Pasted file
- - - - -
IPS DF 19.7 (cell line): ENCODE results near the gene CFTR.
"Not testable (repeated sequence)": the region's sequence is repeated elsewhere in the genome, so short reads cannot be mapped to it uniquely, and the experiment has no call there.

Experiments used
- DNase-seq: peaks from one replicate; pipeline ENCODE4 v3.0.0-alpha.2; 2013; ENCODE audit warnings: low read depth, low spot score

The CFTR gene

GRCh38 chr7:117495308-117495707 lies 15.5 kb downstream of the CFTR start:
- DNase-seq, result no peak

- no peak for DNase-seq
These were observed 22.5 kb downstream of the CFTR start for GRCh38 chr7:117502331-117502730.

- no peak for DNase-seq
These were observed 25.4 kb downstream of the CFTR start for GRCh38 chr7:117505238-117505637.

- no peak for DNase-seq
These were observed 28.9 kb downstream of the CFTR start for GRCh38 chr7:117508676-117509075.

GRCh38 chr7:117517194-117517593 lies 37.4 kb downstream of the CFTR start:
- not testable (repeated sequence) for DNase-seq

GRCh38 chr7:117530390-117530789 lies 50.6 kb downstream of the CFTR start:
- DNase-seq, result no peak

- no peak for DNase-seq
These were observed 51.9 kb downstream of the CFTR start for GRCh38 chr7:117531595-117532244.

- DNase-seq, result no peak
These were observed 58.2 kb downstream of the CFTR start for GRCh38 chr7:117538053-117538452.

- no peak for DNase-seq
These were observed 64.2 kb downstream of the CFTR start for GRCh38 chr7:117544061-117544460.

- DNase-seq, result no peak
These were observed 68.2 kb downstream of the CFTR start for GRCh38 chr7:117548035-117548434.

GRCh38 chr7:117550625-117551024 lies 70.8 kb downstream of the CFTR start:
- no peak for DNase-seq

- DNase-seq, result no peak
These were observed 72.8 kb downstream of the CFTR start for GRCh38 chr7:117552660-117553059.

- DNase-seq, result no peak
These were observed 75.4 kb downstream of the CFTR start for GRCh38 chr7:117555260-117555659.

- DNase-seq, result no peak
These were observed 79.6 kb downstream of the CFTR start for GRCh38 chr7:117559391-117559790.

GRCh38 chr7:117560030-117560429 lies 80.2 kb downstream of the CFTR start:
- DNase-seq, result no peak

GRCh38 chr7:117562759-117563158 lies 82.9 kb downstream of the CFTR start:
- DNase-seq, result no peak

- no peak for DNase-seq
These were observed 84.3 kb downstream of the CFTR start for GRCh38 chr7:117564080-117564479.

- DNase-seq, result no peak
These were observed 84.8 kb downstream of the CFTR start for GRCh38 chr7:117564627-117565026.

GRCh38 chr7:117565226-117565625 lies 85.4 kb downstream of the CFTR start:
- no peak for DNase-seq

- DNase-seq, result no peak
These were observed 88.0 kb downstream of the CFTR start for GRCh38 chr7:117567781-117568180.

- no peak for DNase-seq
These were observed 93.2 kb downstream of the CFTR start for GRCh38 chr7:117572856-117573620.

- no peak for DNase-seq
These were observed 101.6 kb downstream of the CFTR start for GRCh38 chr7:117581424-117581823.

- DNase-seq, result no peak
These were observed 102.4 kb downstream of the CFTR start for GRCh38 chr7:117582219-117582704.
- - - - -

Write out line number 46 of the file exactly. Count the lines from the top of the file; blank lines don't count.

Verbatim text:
- no peak for DNase-seq